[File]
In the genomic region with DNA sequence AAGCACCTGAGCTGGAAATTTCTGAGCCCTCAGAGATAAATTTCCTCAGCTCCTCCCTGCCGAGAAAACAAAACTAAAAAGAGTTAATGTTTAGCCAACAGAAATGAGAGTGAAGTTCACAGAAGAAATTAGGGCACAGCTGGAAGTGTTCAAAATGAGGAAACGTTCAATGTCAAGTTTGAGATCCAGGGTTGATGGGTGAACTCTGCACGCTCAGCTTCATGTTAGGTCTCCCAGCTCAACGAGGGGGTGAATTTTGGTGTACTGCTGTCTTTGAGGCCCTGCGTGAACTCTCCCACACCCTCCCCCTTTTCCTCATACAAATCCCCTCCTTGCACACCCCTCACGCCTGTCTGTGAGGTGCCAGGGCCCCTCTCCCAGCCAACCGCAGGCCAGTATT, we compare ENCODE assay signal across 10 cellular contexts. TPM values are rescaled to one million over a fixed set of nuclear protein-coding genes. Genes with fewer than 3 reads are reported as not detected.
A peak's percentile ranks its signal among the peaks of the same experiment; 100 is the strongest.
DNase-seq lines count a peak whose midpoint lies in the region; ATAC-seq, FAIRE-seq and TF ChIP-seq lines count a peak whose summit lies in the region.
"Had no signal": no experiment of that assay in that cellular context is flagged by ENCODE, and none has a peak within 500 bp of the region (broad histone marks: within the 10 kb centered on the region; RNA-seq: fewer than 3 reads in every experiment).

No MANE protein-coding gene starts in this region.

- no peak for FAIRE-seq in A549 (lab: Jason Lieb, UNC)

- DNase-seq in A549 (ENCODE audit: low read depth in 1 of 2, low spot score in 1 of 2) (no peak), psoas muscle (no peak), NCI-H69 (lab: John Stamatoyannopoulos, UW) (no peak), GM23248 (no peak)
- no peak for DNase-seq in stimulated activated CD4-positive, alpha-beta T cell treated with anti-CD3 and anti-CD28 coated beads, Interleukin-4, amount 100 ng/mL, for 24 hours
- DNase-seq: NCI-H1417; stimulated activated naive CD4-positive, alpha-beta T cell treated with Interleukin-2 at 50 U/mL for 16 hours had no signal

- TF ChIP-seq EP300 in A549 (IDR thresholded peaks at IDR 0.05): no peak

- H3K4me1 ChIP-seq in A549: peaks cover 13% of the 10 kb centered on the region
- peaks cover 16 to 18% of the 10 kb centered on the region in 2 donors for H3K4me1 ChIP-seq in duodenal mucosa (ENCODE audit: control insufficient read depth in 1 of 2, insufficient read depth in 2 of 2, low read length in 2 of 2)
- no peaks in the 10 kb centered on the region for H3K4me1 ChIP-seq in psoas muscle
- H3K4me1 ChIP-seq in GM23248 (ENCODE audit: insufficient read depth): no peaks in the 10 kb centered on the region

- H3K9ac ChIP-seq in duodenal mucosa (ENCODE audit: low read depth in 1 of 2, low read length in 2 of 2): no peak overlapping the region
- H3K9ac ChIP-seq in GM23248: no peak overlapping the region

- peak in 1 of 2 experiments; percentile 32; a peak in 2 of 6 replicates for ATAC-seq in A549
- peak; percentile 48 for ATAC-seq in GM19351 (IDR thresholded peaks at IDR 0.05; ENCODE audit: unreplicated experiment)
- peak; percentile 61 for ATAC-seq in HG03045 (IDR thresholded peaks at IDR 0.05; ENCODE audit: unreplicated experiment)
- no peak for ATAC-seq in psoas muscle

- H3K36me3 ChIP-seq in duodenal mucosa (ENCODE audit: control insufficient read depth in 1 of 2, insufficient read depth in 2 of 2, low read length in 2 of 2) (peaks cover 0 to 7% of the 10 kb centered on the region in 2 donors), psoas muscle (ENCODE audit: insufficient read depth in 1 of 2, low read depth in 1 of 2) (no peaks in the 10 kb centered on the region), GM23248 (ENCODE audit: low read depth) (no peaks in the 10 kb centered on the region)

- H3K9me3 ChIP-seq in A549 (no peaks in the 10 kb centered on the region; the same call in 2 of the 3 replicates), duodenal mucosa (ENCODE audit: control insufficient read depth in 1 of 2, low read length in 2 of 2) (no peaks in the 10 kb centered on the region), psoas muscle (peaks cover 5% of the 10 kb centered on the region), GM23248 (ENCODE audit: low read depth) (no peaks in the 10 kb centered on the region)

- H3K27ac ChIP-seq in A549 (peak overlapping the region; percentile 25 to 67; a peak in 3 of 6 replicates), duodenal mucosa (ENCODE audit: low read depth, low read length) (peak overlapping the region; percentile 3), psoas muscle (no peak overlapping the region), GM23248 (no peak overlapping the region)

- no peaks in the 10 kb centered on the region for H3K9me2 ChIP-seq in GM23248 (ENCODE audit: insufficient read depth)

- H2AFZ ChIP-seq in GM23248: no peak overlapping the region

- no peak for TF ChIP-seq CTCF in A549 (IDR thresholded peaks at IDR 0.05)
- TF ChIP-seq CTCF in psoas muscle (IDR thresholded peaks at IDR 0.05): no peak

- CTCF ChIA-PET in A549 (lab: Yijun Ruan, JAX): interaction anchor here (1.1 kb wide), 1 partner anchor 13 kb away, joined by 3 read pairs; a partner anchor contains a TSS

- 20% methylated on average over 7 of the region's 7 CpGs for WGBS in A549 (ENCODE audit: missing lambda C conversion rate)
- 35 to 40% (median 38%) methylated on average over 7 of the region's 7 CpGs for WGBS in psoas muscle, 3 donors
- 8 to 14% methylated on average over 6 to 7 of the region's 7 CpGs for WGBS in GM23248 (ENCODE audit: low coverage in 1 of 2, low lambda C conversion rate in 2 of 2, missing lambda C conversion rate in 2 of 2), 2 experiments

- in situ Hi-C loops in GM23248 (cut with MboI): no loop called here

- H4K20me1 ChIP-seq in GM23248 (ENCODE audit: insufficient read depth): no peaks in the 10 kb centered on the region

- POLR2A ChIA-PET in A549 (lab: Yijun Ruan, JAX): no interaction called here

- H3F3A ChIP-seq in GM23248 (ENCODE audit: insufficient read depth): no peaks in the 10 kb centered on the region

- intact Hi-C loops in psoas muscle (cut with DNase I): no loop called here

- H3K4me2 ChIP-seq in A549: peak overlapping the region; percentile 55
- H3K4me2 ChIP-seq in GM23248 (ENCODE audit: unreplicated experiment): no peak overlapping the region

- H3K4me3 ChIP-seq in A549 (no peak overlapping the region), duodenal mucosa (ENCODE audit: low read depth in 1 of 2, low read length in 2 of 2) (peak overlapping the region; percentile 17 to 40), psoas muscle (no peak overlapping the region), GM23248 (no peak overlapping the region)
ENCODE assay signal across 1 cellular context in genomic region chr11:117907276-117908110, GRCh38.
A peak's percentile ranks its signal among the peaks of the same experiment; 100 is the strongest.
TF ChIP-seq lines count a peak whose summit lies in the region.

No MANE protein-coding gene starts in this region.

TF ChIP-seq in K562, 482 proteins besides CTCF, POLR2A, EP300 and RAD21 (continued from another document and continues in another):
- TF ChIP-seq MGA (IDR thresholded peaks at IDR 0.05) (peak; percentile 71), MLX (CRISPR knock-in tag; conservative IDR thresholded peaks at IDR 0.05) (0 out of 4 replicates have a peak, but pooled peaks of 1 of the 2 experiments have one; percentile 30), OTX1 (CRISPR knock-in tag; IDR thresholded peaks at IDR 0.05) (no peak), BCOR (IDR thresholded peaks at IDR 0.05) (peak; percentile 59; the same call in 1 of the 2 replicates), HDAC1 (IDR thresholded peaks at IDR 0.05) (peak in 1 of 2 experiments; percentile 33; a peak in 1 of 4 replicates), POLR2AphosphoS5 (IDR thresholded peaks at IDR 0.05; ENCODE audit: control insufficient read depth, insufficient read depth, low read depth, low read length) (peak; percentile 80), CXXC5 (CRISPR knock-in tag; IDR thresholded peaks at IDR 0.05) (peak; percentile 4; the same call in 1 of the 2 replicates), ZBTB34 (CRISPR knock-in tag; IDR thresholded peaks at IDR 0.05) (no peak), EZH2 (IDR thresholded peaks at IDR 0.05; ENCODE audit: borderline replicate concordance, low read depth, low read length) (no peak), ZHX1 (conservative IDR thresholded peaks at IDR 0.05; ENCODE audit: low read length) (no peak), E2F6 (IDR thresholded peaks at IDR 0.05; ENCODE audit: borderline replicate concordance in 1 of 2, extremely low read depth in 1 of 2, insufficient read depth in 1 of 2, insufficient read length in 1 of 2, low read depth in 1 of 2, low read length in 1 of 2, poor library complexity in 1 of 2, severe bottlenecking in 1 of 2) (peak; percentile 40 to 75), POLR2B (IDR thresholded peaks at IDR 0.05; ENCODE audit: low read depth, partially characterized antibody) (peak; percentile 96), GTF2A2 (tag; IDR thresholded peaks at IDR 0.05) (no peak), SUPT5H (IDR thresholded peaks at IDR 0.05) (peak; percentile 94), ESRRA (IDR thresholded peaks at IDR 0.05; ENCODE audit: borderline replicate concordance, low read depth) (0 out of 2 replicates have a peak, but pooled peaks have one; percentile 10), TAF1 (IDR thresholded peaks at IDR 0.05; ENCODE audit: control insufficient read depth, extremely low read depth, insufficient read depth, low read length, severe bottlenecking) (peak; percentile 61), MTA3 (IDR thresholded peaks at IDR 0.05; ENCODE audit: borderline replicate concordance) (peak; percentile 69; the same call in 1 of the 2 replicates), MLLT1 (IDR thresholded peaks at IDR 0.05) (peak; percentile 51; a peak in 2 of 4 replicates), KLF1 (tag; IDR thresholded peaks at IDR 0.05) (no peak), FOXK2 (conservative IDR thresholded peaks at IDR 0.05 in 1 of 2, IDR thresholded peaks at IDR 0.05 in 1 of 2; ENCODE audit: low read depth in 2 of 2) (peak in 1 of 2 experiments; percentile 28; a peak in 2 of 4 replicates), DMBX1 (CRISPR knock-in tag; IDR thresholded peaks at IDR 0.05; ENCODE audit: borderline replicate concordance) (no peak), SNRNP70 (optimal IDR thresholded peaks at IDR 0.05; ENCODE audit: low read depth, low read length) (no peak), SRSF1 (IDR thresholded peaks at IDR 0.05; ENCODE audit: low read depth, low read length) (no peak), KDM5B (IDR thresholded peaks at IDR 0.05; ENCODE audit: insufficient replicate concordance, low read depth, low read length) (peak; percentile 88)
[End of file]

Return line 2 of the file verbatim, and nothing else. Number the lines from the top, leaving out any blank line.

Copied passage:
A peak's percentile ranks its signal among the peaks of the same experiment; 100 is the strongest.